Commit 8c50426a authored by Daniele Santoro's avatar Daniele Santoro
Browse files

Release lab lesson 7

parent 7413784b
......@@ -55,4 +55,9 @@ As a general rule, if the exercise contains only the =README.org=, you should pr
- [[file:e20][Exercise 20 – Play with our fresh new k8s cluster]]
- [[file:e21][Exercise 21 - Start a single pod using a spec file]]
- [[file:e22][Exercise 22 – Inspect the ReplicaSet]]
- [[file:e23][Exercise 23 - Deployment rollout]]
\ No newline at end of file
- [[file:e23][Exercise 23 - Deployment rollout]]
* Lab07_20220506
- [[file:e24][Exercise 24 - Create a multi-node cluster]]
- [[file:e25][Exercise 25 - Pod-to-Pod Communications]]
- [[file:e26][Exercise 26 - External World-To-Pod Communication]]
- [[file:e27][Exercise 27 - Load Balancing]]
\ No newline at end of file
* Exercise 24 - Create a multi-node cluster
- Time :: 5 minutes
- 5 minutes: /Altogether, Check, Verify, Ask/
- Description :: Delete the current cluster which is composed by a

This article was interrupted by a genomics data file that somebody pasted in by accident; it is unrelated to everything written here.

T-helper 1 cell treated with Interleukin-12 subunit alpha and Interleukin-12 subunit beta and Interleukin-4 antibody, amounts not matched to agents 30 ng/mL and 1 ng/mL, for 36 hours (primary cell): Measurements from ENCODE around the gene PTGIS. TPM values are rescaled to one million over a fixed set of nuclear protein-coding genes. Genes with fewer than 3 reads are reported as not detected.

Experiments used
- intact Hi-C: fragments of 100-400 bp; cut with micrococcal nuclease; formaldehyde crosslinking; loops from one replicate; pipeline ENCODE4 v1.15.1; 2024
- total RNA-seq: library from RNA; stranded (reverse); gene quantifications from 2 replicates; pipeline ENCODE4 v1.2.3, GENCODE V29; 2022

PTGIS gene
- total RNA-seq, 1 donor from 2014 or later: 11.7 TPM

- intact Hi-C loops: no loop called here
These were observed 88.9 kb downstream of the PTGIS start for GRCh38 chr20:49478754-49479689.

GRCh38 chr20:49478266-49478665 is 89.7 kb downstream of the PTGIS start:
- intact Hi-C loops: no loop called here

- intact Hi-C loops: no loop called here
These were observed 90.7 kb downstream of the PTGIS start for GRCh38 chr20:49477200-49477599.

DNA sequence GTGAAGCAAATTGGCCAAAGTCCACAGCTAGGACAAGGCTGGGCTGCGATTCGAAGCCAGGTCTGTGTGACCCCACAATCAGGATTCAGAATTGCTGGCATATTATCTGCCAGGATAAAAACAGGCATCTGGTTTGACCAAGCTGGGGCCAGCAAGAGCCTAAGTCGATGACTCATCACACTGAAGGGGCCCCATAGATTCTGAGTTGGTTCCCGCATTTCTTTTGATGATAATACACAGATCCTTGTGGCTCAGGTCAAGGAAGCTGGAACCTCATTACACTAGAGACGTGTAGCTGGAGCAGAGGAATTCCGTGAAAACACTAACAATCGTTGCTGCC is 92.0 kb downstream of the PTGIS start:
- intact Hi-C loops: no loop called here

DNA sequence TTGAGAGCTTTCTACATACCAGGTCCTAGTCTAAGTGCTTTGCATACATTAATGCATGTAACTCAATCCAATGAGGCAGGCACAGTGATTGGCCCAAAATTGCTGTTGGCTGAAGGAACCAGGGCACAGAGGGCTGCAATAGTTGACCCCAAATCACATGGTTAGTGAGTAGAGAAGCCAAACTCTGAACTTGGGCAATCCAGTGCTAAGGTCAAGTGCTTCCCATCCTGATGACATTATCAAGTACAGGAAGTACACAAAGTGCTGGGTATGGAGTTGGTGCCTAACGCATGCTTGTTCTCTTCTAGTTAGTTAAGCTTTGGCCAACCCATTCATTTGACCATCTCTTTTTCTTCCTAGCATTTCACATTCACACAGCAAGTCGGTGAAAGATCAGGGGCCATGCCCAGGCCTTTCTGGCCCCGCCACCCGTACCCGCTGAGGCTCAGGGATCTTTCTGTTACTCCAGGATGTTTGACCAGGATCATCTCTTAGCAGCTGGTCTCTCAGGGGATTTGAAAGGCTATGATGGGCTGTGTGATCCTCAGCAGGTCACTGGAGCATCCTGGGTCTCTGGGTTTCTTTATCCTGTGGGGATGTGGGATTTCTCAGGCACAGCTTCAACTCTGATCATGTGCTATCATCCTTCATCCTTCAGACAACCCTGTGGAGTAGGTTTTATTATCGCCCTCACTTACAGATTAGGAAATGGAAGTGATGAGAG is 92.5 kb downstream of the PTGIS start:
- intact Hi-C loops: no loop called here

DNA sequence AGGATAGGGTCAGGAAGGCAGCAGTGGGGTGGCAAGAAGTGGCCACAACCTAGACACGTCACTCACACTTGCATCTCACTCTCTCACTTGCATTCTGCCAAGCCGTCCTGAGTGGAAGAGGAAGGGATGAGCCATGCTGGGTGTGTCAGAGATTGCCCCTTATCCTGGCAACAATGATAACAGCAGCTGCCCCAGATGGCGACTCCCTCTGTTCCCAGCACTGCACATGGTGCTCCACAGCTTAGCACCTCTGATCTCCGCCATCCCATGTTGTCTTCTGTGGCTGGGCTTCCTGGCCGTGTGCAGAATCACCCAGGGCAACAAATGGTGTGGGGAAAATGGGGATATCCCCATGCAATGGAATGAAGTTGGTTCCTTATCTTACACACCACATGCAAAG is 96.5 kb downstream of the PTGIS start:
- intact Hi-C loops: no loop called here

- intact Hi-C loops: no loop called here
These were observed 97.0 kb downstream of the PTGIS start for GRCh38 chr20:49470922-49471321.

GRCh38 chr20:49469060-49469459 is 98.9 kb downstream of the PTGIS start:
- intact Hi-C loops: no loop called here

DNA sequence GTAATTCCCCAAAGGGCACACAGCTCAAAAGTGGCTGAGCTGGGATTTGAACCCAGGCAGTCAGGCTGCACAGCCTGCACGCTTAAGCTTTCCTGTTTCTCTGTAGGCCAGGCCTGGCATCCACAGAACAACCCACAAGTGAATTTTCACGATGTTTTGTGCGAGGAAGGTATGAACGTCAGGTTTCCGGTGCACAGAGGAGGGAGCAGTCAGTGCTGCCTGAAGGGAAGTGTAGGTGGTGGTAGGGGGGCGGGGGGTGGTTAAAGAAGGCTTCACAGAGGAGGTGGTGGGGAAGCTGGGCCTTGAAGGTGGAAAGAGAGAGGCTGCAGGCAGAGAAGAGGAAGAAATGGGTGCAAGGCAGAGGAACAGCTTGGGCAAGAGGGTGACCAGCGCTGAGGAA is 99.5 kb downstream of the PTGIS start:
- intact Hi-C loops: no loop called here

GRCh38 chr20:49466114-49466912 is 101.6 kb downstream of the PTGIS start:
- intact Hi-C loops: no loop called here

single worker node (the master node) and create a fresh new
cluster composed by one master node and two worker nodes. Check
cluster and nodes status.
* Solutions and Instructions
** Remove the single node cluster to save resources
#+BEGIN_SRC sh
kind delete cluster --name $USER
#+END_SRC
** Inspect the Kind manifest of a multi-node cluster
#+BEGIN_SRC sh
cat kind-multi-node.yaml | yq e -C | cat -n
#+END_SRC
** Create a new multi-node cluster with =kind=
#+BEGIN_SRC sh
kind create cluster --config kind-multi-node.yaml --name $USER
#+END_SRC
** Ensure =kubectl= points to the new cluster
#+BEGIN_SRC sh
kubectl config current-context
#+END_SRC
** Ensure cluster is up and running
#+BEGIN_SRC sh
kubectl cluster-info
#+END_SRC
** Inspect the three node status
#+BEGIN_SRC sh
kubectl get nodes
#+END_SRC
# three node (two workers) cluster config
kind: Cluster
apiVersion: kind.x-k8s.io/v1alpha4
nodes:
- role: control-plane
- role: worker
- role: worker
* Exercise 25 - Pod-to-Pod Communications
- Time :: 15 minutes
- 7 minutes: /Try by yourself/
- 8 minutes: /Check, Verify, Ask/
- Description :: Deploy two microservices on different worker nodes:
a client and a server. To ensure the scheduler respects your
requirements temporarily disable the scheduling on one worker node